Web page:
The Death of Rural Life.

Jacob - LeRoy, New York
Entered on September 10, 2007
Age Group: 18 - 30
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I do not want my grandparents’ farm to be sold as well as I do not want my father’s farm to be sold. Even if the people I love are long gone I can still look out over the fields and the woods and remember them. If I were to look out at a Wal-Mart or a row of houses what kind of memory is there in that.

My name is Jake Scott and I grew up on a small farm in western New York in the town of LeRoy. My grandparents also owned a farm across town. The best memories I have are the ones spent on my grandparents farm traipsing through their small cluster of woods with my grandmother and younger brother to build a fire and cook a lunch of hotdogs with a dessert of marshmallows. But those days are long gone, my grandparents have both passed away and members of my family are advocating selling their farm.

My father’s farm is also on the verge of death as home developers are buying up farm lands all around us. With neither my brother or I looking to go into farming it seems as though the farm I grew up on will soon fall into the hands of a home contractor. I love looking out over the fields at sunset and I also the constant renewal of the earth, but I have fallen into the message of society to make money and become prosperous. Money is not what is standing in my way. It is the fact that my passion lies not in farming but in film.

It seems that this is the trend all around western New York. I attended a newly constructed high school, built on former farming land. Wal-Mart has also filed a proposal to build a super center on farmland just three miles from my home. Small farming has begun to give way to big business.

Is there anything that can truly stop this advance of big business upon the rural community? Not long ago there was a proposal to build large wind turbines in the small town of Stafford, which part of my father’s land is located. This proposal was voted on and defeated by the town. This kind of community action seems to be diminishing and the Wal-Mart proposal will most likely go ahead full steam.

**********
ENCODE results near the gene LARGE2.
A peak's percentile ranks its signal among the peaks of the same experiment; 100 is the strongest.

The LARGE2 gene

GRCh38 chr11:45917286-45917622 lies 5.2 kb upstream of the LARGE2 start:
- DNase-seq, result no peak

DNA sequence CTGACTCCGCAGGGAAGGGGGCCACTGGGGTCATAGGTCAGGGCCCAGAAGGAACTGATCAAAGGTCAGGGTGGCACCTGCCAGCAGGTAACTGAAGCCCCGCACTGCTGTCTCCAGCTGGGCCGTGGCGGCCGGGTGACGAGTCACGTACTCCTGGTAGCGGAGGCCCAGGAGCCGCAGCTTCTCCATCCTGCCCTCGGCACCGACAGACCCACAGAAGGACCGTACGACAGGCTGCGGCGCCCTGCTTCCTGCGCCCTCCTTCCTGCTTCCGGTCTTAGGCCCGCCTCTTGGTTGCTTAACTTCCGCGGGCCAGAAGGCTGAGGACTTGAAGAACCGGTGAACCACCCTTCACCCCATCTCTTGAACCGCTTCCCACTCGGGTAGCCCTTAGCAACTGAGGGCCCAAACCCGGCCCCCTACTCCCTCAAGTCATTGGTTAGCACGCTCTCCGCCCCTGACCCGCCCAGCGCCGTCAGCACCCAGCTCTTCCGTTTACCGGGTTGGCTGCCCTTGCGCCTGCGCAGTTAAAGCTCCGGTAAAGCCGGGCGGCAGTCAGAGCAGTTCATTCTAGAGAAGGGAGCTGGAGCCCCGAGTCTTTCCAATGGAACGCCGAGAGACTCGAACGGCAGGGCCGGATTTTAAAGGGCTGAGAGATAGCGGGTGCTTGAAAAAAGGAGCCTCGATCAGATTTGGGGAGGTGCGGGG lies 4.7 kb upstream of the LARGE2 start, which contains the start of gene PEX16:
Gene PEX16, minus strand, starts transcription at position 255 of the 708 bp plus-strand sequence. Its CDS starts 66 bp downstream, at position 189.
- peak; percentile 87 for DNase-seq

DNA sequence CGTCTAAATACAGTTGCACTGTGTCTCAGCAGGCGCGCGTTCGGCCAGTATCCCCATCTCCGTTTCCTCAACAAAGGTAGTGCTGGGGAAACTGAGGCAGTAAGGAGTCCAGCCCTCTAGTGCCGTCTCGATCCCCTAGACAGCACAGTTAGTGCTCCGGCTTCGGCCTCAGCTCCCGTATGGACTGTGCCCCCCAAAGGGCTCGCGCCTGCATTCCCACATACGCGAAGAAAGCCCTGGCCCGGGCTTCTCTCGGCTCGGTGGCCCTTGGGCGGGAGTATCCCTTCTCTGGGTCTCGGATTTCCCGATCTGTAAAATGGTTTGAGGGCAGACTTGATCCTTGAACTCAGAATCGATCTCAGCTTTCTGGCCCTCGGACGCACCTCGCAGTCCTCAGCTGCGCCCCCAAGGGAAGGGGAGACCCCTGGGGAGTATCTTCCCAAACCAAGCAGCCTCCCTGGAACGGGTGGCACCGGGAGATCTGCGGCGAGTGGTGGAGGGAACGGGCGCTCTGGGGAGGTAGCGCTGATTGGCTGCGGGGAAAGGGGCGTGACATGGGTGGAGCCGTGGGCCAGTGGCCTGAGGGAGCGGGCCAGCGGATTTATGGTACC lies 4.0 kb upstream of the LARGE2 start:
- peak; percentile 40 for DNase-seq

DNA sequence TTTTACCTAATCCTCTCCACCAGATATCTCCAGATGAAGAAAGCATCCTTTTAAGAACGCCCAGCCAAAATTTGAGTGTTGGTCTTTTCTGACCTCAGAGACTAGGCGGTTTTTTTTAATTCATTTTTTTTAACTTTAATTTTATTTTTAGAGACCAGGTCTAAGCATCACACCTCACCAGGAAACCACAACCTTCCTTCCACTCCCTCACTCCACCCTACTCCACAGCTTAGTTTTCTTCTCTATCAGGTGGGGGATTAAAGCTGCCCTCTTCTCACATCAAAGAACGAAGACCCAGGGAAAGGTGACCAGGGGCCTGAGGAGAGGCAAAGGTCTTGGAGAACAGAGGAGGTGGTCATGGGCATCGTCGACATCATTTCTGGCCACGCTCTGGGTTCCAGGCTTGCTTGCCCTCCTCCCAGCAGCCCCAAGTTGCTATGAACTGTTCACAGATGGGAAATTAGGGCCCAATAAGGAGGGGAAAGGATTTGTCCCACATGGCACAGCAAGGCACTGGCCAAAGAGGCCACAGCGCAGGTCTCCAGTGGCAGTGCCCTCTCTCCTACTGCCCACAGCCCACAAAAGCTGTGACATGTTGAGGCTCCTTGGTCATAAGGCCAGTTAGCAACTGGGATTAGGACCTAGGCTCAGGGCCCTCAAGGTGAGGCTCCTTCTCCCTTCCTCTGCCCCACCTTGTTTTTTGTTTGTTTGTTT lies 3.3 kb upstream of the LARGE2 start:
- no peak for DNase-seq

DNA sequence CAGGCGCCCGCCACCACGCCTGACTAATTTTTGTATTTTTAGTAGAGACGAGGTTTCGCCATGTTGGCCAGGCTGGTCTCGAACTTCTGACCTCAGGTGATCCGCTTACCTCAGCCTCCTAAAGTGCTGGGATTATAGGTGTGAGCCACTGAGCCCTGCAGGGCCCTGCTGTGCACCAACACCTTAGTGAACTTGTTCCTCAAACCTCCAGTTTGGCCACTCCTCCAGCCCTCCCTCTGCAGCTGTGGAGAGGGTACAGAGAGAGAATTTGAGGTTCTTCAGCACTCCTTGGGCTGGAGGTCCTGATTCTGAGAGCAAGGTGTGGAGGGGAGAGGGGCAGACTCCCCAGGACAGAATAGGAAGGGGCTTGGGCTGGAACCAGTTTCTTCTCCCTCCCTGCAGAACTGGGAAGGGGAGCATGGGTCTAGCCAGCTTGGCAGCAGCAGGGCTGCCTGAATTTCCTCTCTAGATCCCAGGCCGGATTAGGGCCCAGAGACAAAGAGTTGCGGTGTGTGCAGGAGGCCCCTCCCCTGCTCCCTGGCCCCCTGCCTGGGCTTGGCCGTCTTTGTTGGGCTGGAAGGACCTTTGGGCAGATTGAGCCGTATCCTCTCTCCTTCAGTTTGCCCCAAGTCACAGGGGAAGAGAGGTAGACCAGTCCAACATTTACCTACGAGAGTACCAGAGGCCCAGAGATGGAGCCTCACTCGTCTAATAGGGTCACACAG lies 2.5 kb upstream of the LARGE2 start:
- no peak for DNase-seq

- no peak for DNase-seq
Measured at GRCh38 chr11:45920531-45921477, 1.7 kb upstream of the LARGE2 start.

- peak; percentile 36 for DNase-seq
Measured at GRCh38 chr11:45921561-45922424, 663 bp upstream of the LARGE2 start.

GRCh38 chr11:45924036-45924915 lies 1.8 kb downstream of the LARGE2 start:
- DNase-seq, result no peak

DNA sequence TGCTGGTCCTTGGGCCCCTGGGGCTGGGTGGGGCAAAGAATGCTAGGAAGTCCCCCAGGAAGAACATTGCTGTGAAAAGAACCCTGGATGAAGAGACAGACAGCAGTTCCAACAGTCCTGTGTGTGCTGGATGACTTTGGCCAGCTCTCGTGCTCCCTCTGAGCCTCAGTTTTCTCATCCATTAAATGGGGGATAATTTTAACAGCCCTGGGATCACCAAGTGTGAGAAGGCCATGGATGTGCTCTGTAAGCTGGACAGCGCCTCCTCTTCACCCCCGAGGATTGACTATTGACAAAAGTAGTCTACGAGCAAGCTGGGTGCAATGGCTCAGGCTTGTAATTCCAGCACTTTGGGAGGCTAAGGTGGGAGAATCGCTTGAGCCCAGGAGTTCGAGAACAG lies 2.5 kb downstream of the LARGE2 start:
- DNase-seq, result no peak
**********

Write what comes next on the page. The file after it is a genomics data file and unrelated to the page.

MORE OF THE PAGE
The problem with our society is that money is now the only thing that matters. Looking out at pure farmland is personally, the most inspiring thing to look at. In one field you see the years of work that has gone into it, a lifetime of work and a cycle of growth. This is what I see, but this is not what a business man sees. He sees an opportunity to make money. He sees a potential housing development or location for some future business enterprise.

With great risk comes great reward, this saying is not true for the farmer. Farming is said to be the most dangerous job, yet the reward is not as great as the risk. A small farmer can barely survive. A small farmer can barely provide. The small farmer does have one up on the business man though for he knows nature in a way that the business man doesn’t. Nature is the farmer’s true ally, he works with it. They are companions. For the businessman nature is an obstacle. They are adversaries. I believe that the saddest thing in this country is the death of the small time farmer to give way to big business.